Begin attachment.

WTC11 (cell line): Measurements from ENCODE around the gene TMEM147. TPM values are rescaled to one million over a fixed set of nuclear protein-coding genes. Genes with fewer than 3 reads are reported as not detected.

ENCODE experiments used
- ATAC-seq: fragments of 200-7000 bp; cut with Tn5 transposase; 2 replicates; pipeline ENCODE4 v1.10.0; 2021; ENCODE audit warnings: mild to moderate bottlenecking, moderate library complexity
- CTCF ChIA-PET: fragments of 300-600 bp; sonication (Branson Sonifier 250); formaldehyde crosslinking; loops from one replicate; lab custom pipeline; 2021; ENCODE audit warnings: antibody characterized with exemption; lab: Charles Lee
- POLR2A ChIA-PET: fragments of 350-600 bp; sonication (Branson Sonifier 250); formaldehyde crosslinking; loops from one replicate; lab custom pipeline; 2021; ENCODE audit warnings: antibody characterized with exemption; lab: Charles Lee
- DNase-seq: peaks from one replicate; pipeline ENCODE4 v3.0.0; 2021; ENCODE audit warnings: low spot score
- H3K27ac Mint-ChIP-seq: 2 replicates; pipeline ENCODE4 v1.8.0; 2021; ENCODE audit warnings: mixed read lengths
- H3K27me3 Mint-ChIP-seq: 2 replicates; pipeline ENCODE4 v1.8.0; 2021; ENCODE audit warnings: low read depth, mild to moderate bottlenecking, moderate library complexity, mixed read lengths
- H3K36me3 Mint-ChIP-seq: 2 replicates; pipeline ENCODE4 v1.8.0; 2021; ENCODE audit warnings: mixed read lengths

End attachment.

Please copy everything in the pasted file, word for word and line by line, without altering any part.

WTC11 (cell line): Measurements from ENCODE around the gene TMEM147. TPM values are rescaled to one million over a fixed set of nuclear protein-coding genes. Genes with fewer than 3 reads are reported as not detected.

ENCODE experiments used
- ATAC-seq: fragments of 200-7000 bp; cut with Tn5 transposase; 2 replicates; pipeline ENCODE4 v1.10.0; 2021; ENCODE audit warnings: mild to moderate bottlenecking, moderate library complexity
- CTCF ChIA-PET: fragments of 300-600 bp; sonication (Branson Sonifier 250); formaldehyde crosslinking; loops from one replicate; lab custom pipeline; 2021; ENCODE audit warnings: antibody characterized with exemption; lab: Charles Lee
- POLR2A ChIA-PET: fragments of 350-600 bp; sonication (Branson Sonifier 250); formaldehyde crosslinking; loops from one replicate; lab custom pipeline; 2021; ENCODE audit warnings: antibody characterized with exemption; lab: Charles Lee
- DNase-seq: peaks from one replicate; pipeline ENCODE4 v3.0.0; 2021; ENCODE audit warnings: low spot score
- H3K27ac Mint-ChIP-seq: 2 replicates; pipeline ENCODE4 v1.8.0; 2021; ENCODE audit warnings: mixed read lengths
- H3K27me3 Mint-ChIP-seq: 2 replicates; pipeline ENCODE4 v1.8.0; 2021; ENCODE audit warnings: low read depth, mild to moderate bottlenecking, moderate library complexity, mixed read lengths
- H3K36me3 Mint-ChIP-seq: 2 replicates; pipeline ENCODE4 v1.8.0; 2021; ENCODE audit warnings: mixed read lengths